Treen Porn

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Joolz
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Treen Porn

Postby Joolz » Sat Feb 21, 2009 1:46 pm

Wasn't sure which section to put these in, but I guess they are kitchenalia of sorts.

As the good weather is upon us at last, I thought I would embark on a new project. And so this fine, sunny morning, I finally got round to making a pair of trenchers (my first ever) from a nice piece of sycamore I had in my woodstore.

They are copies of a 16/17C type with the little extra well in the corner for salt. They are around 8.25" square and 1" thick. It wasn't until I finished them off that I realised the sycamore has some spectacular fiddleback grain along with a little spalting (the photos don't show this too well) which makes them almost too pretty to pile my stew on!! They are finished with olive oil.

I've also added a couple of pictures of some panels I picked up in an antique/curio shop the other day as a birthday treat for myself. They are 19C, mahogany, probably from a side table, and are deeply chip carved in a way that I only wish I had the time and skill to do. The larger one is around 2' square, the smaller one is around 18" square. I guess I'd better start practising!

Enjoy.
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Chip Carved Panel 4.JPG
Chip Carved Panel 1.JPG
Trenchers 2.JPG


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robin wood
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Re: Treen Porn

Postby robin wood » Sat Feb 21, 2009 8:43 pm

Joolz wrote:They are copies of a 16/17C type with the little extra well in the corner for salt.


Out of interest which source did you get the 16th/17th C design from?



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Joolz
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Postby Joolz » Sun Feb 22, 2009 9:43 am

My source for all things treen is Evan-Thomas' 'Domestic Utensils of Wood'. He shows one of these on Plate 22 and gives it origin as English 16-17th C.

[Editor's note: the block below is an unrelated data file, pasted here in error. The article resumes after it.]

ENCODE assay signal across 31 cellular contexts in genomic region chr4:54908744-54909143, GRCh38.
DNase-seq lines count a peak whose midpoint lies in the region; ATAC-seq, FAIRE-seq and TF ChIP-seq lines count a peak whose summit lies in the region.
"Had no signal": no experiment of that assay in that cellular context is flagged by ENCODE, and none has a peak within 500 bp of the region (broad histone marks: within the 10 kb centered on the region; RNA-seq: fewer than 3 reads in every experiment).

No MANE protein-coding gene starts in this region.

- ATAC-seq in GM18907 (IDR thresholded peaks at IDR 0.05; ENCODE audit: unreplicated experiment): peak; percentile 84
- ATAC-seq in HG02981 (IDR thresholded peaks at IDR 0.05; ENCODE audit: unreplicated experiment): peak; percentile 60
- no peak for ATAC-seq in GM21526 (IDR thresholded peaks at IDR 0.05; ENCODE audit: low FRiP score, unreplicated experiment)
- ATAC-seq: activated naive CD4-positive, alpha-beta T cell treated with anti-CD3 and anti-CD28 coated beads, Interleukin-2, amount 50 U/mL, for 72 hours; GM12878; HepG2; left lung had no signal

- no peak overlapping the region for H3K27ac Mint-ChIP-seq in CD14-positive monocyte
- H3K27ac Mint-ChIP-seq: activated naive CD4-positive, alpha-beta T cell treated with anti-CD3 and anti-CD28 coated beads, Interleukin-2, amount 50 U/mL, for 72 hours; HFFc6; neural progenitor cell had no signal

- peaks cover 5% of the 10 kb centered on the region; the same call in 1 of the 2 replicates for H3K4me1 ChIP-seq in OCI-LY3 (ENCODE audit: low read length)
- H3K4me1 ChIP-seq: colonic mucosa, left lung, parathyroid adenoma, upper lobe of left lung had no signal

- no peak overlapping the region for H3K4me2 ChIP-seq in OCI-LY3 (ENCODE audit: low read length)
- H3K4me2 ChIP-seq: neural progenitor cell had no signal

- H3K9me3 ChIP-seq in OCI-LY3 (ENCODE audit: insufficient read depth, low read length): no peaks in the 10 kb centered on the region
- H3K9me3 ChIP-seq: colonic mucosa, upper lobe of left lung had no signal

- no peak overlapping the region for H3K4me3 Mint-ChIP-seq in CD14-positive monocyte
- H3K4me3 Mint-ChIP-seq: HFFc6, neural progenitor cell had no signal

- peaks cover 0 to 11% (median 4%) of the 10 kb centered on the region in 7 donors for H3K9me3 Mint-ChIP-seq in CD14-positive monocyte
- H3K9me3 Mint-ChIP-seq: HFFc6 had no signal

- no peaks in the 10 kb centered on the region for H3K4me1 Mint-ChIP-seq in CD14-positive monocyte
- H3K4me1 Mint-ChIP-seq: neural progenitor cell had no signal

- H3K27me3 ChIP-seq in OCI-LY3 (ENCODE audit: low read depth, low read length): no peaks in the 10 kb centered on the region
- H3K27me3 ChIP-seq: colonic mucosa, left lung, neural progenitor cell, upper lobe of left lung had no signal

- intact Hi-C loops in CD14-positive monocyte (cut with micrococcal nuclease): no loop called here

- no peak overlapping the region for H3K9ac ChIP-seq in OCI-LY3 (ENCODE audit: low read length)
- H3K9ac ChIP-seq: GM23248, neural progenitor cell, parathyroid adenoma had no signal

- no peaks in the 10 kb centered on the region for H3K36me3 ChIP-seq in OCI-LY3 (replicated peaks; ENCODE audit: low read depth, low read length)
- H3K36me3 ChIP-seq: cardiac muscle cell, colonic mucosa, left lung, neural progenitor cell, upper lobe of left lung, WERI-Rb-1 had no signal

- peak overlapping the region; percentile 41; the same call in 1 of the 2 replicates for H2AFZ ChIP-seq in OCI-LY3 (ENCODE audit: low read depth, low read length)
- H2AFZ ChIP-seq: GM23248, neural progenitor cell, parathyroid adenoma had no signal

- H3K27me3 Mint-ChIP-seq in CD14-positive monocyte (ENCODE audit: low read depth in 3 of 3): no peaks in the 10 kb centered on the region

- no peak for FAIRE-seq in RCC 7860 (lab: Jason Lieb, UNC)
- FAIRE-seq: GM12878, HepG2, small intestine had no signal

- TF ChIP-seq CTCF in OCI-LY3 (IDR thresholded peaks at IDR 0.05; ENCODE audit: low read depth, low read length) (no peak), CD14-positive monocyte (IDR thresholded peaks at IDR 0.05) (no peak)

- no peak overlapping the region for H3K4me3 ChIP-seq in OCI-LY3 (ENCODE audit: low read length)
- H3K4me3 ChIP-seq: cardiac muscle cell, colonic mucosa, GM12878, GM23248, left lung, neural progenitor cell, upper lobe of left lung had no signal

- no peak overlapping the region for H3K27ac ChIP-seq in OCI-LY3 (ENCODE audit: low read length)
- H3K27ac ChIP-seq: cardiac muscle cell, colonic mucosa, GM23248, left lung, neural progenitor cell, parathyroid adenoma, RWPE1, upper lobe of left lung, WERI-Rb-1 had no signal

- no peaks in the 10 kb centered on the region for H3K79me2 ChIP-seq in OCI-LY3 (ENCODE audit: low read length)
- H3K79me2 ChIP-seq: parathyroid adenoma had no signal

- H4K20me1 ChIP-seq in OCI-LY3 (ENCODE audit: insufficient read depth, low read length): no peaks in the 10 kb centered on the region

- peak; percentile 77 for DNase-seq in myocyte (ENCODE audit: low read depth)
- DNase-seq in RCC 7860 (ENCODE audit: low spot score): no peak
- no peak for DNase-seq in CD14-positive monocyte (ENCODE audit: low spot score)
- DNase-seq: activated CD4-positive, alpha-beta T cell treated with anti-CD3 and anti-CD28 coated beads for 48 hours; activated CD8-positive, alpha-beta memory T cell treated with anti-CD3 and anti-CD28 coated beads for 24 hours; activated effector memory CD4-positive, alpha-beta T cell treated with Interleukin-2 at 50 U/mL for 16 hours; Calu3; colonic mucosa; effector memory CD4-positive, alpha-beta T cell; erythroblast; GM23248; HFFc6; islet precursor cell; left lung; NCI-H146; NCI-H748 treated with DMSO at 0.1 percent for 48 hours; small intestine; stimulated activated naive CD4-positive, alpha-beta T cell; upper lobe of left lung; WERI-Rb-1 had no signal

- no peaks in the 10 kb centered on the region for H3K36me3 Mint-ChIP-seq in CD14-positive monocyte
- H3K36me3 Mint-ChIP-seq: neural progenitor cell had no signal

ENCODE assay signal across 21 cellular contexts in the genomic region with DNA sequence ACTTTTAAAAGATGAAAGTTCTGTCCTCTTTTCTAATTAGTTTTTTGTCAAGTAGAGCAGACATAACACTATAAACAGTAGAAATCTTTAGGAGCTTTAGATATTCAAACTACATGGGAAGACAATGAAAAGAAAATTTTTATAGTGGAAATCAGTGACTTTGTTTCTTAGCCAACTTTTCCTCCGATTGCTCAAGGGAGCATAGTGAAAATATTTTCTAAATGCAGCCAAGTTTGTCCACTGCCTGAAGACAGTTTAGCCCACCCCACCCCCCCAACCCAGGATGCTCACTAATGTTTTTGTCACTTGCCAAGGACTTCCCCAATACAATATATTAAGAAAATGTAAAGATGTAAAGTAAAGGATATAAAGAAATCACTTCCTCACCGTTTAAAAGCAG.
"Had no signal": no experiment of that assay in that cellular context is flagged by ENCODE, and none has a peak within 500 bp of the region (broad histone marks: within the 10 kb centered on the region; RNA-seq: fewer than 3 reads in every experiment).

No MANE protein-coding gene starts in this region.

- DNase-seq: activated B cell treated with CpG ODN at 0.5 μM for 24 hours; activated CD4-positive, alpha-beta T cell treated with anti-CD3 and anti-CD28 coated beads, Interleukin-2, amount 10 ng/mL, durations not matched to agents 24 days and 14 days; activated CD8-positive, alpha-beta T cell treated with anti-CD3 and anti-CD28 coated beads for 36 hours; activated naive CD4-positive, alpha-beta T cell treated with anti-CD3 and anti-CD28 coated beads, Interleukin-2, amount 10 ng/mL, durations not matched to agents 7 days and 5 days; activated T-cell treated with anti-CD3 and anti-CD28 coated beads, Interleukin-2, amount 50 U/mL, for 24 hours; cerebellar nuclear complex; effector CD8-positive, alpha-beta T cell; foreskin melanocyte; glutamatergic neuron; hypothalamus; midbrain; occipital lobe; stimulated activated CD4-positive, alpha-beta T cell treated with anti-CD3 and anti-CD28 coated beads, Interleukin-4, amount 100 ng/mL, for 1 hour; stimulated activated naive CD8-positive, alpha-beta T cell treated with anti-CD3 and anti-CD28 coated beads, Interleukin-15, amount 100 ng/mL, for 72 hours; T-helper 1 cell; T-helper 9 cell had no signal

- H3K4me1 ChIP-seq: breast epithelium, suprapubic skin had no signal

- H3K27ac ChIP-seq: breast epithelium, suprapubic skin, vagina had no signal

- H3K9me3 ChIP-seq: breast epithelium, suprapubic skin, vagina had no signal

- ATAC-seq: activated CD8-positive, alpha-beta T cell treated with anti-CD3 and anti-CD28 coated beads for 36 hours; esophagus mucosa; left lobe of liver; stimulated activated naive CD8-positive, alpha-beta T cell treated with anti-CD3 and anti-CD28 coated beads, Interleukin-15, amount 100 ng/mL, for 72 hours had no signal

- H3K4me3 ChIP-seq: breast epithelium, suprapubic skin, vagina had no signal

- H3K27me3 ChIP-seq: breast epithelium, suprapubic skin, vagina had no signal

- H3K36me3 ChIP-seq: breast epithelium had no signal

My life's ambition (or at least one of the many) is to make at least one of everything in that book!!

Can you recommend any other source books I could pillage for inspiration?

Joolz


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Postby sally » Sun Feb 22, 2009 9:59 am

Joolz wrote:
Can you recommend any other source books I could pillage for inspiration?

Joolz


Have you got Robin's book? Its rather marvellous :)



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Postby Joolz » Sun Feb 22, 2009 11:24 pm

I haven't got Robin's book. Thing is, I'm not a wood turner but a wood carver. I very rarely get to play with lathes, and wood carving is a totally different discipline, with completely different tools and techniques, and, although I haven't read Robin's book, I guess it's mainly to do with the history of turned artefacts (please correct me if I'm wrong).

As an example, here's the spoon I carved from an offcut of the sycamore I made the trenchers from. I made it this morning and it took me far longer to do than both the trenchers combined. That's the kind of artefact I find really fires my imagination (I ought to get out more!).

Anyway, if anyone out there has any interesting treen in their possession, why not post a pic; when you consider how much of everyday life prior to the invention of plastic was filled with objects made of wood, particularly in the kitchen, surely some of it has survived.....
Attachments
Spoon (Sycamore) 2.JPG
Spoon (Sycamore) 1.JPG


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Postby sally » Mon Feb 23, 2009 9:54 am